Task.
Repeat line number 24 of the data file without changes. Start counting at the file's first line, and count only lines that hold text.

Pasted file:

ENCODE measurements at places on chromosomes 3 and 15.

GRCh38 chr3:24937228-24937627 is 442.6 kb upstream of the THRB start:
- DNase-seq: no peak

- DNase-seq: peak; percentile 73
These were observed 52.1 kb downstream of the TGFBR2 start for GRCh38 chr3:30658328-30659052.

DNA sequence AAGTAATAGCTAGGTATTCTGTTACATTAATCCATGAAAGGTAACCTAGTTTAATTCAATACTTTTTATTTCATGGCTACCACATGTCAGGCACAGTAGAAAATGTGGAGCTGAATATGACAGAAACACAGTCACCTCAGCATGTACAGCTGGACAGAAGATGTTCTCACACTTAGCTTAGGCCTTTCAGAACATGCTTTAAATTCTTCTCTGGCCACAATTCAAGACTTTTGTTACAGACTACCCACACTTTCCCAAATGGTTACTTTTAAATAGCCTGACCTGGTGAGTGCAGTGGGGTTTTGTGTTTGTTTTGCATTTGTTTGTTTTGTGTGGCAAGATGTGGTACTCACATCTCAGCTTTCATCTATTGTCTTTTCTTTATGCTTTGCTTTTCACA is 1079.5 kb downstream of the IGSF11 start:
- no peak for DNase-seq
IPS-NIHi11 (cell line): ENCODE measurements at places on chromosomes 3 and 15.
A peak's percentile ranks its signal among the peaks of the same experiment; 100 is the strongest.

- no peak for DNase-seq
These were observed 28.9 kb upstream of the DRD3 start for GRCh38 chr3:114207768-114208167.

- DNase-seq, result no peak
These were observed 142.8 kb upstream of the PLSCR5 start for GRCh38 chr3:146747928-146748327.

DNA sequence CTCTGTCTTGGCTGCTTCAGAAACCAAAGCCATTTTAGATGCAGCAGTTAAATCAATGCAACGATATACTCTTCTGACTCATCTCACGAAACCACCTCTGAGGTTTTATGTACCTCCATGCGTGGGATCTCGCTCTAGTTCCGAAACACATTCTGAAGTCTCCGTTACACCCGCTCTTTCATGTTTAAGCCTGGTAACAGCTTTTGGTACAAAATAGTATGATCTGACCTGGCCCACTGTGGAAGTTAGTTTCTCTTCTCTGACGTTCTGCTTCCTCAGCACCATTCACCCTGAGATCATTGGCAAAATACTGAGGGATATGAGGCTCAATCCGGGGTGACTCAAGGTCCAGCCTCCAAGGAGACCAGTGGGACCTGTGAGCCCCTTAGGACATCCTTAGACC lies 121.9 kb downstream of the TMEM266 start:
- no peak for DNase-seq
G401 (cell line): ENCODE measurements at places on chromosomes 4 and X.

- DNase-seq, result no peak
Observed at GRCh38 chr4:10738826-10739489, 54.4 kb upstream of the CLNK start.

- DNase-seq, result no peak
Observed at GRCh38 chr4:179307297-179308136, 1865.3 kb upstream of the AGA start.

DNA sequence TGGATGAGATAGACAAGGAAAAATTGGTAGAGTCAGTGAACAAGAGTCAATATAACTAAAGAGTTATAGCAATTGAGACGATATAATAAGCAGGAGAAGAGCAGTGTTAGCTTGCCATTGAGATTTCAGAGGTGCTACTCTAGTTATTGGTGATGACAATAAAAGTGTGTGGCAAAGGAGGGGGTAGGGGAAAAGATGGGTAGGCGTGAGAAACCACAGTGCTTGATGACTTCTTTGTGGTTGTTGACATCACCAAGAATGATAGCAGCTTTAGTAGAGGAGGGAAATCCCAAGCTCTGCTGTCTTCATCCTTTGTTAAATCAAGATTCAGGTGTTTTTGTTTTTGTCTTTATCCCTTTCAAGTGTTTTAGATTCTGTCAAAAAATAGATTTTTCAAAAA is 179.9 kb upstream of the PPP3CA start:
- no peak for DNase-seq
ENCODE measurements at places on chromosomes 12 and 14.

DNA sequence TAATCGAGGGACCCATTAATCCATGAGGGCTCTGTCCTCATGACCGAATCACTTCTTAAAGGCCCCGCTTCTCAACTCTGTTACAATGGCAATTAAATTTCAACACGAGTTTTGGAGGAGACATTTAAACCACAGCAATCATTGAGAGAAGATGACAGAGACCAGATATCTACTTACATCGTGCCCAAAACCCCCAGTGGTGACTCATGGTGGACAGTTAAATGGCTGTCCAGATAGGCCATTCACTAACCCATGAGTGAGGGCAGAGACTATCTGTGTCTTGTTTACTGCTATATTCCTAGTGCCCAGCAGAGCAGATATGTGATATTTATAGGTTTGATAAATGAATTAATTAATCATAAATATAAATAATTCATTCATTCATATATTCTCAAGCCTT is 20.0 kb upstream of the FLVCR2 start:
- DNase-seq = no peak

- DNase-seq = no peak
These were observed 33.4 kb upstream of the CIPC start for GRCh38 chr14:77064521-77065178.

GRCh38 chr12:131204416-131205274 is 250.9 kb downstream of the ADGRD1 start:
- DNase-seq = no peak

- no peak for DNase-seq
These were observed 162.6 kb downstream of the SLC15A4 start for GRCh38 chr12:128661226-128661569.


DNA sequence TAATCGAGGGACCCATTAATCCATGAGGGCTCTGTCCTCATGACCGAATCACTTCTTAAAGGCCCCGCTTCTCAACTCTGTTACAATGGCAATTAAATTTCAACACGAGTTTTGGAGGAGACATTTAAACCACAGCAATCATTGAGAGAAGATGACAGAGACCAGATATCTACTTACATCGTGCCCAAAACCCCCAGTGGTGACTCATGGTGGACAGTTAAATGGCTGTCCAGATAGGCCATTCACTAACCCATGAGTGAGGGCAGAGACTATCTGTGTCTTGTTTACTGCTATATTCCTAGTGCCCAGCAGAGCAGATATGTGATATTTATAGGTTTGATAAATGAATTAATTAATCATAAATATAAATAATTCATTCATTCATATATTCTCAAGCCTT is 20.0 kb upstream of the FLVCR2 start: